Nov 15, 2011, 12:00 PM, Posted by Danielle Wright
Danielle Wright, a 2005 alumna of the Robert Wood Johnson Foundation’s Project L/EARN program, is now working toward her MD and MPH. Here she offers her perspective on the need to help a diverse range of students succeed in medical school.
I’ve wanted to be a doctor since I was in middle school. There were no doctors in my family or physician mentors available to me in those years, but that didn’t matter to me. By the time I was in college, I figured I was good to go. I was headed to medical school to become an obstetrician. I knew I had to take specific science classes, take the MCATs, get letters of recommendation and maybe even do some summer programs—no problem. It wasn’t until I actually started preparing my application, around my junior year, that I realized I was lost. I knew what to do, but I didn’t really know how to do it. I was overwhelmed by the number of applications, appointments and forms. I quickly discovered that there were a lot of potential pitfalls in the medical school application process.
Getting into medical school is difficult for even the most capable applicant, regardless of background. But, the process becomes even more challenging if you are a member of a group traditionally underrepresented in the medical profession. Not because there is anything different about you as a potential student, but because not that long ago, medicine was a closed, elite club. That means that if you hit a wall in the application or academic process and begin looking for that trusted role model, mentor or advocate, there’s seldom anyone there to show you the way.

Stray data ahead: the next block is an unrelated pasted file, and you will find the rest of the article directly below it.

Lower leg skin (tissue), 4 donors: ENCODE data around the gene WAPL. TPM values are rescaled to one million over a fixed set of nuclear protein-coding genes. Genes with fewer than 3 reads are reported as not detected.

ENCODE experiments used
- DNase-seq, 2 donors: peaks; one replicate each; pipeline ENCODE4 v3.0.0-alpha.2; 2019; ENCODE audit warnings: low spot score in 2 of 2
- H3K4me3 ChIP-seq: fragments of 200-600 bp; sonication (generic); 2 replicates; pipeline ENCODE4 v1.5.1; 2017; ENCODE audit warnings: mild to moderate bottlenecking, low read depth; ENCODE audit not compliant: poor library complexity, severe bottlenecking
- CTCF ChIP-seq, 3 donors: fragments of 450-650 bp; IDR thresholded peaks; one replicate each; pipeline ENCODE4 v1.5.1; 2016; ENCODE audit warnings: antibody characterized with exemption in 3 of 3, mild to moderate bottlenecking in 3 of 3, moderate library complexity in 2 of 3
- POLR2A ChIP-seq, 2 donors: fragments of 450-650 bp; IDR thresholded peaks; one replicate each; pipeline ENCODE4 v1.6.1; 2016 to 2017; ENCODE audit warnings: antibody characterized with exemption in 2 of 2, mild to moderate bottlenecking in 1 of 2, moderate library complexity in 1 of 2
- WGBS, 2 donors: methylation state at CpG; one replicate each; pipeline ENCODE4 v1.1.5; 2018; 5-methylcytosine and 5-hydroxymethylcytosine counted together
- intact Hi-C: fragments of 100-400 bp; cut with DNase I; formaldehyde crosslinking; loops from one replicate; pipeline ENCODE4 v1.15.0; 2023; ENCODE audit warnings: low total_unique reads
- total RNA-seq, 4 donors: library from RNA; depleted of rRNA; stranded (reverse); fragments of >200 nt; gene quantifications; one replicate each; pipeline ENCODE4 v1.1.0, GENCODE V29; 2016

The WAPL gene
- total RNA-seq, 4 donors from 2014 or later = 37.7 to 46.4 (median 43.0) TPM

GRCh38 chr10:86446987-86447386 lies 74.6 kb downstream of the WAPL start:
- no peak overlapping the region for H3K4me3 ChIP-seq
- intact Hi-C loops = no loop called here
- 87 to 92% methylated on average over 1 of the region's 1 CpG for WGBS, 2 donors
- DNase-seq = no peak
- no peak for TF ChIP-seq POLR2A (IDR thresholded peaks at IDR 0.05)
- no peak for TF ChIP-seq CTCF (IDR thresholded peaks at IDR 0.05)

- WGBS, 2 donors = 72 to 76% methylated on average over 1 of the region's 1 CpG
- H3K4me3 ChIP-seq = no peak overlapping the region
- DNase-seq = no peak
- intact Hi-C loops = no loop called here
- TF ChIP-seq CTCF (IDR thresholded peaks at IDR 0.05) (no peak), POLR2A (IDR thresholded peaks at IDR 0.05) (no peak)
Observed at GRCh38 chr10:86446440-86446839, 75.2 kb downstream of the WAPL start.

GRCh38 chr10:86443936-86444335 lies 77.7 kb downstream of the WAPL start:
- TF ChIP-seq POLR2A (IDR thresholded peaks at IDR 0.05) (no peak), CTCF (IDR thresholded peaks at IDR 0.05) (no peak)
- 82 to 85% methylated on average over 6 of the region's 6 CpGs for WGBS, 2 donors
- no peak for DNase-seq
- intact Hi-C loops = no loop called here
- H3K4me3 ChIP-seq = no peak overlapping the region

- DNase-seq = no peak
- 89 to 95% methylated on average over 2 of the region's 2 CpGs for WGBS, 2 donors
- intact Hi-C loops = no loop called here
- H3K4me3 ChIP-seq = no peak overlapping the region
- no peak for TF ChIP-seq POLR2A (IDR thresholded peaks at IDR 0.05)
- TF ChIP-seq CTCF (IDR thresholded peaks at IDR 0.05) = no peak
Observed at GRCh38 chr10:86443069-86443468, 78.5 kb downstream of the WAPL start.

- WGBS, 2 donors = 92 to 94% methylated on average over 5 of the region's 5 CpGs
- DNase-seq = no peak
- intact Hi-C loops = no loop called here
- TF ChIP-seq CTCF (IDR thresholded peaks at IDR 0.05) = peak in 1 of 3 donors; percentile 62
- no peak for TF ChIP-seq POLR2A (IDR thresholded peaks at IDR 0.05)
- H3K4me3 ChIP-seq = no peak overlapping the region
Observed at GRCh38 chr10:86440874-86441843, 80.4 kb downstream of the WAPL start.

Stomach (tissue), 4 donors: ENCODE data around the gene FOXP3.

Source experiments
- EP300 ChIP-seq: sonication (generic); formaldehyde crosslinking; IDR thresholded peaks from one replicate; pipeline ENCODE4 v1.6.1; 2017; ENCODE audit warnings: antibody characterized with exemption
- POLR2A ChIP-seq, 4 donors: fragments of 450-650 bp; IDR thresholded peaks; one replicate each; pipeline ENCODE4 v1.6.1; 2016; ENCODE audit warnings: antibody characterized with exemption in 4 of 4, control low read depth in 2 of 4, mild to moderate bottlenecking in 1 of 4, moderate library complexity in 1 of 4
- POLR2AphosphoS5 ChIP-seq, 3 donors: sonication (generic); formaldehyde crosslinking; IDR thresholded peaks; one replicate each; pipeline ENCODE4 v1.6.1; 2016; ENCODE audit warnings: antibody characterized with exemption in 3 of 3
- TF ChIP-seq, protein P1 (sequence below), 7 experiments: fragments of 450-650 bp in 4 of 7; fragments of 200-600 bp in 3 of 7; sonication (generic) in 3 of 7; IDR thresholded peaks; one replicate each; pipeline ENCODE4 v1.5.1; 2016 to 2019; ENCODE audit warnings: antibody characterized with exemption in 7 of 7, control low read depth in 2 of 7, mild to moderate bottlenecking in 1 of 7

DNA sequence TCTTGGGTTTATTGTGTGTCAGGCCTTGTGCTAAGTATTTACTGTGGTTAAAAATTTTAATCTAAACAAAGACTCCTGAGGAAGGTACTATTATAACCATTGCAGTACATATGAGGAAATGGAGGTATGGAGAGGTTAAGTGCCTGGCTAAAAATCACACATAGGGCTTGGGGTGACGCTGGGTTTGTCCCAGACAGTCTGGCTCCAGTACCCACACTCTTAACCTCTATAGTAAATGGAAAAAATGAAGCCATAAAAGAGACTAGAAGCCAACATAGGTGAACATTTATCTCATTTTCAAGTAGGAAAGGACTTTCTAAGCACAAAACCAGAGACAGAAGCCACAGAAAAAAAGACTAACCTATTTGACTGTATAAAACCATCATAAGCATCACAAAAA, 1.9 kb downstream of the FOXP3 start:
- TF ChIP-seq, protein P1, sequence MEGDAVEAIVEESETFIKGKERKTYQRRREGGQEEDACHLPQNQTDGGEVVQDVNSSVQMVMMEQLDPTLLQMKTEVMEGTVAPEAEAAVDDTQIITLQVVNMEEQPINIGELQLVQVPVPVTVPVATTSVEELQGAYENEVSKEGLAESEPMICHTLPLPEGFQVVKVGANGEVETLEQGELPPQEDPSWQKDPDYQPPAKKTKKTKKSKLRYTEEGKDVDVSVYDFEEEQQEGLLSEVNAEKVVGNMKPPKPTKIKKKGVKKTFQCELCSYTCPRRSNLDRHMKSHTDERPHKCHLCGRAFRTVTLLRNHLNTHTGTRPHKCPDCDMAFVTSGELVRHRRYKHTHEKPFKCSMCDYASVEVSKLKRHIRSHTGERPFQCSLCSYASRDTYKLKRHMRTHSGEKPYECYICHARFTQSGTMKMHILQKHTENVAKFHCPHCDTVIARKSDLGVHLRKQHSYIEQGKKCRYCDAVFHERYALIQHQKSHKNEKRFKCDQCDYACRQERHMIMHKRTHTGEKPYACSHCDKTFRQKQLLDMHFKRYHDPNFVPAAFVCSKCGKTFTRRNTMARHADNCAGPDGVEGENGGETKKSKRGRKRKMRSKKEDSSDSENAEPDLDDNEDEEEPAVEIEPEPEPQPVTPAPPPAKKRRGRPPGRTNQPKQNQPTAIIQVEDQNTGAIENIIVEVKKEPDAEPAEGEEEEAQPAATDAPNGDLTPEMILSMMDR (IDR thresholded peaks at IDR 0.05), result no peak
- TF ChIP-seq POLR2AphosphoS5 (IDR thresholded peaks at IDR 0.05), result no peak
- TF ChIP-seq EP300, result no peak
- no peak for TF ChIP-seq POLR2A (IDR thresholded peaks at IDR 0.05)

Fortunately, as an undergraduate student at Rutgers University, I found ODASIS—Office for Diversity and Academic Success in the Sciences—a program for minority students interested in the health professions. ODASIS not only provided the guidance I needed to apply to medical school, but advice on how to succeed in my career. Next, I participated in the Robert Wood Johnson Foundation’s Project L/EARN. The program was very important to me for two reasons. First, I was introduced to medical research and public health and I realized I loved them both. After the program, I changed my major from biology to public health and decided I wanted to become a researcher as well as a clinician. In addition, I had no idea that questions about conducting medical research would come up in my medical school interviews, but they did. Thanks to Project L/EARN, I was prepared and a stronger applicant than I would have been without participating.